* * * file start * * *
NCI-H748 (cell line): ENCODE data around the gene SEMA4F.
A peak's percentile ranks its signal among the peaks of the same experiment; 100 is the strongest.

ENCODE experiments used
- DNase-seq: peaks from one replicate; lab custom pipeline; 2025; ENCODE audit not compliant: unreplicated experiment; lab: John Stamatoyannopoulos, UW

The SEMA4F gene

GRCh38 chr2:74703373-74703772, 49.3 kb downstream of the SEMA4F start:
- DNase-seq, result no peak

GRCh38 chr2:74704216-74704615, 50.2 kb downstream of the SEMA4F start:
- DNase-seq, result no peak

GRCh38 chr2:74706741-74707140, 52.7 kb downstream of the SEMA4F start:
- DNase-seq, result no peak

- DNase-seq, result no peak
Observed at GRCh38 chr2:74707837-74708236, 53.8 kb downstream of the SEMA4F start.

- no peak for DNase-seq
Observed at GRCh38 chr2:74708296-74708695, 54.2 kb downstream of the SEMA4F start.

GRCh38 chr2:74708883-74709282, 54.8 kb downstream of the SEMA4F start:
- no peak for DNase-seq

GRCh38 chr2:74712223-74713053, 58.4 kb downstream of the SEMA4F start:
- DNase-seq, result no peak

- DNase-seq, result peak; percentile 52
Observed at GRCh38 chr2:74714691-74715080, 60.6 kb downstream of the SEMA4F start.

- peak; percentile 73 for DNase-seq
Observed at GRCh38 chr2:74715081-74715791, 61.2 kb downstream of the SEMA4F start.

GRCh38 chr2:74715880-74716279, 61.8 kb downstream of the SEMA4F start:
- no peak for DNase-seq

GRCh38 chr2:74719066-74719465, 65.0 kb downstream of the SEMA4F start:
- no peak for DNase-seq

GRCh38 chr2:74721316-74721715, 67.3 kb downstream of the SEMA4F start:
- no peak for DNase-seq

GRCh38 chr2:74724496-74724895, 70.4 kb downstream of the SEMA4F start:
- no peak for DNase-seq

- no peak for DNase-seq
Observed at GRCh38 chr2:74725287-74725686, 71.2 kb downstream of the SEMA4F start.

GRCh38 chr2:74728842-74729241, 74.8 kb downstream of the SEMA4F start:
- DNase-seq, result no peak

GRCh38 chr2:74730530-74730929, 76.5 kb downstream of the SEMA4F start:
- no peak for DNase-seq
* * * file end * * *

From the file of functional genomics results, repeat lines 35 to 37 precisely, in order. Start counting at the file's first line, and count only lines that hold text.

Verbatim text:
- DNase-seq, result no peak

GRCh38 chr2:74730530-74730929, 76.5 kb downstream of the SEMA4F start:
- no peak for DNase-seq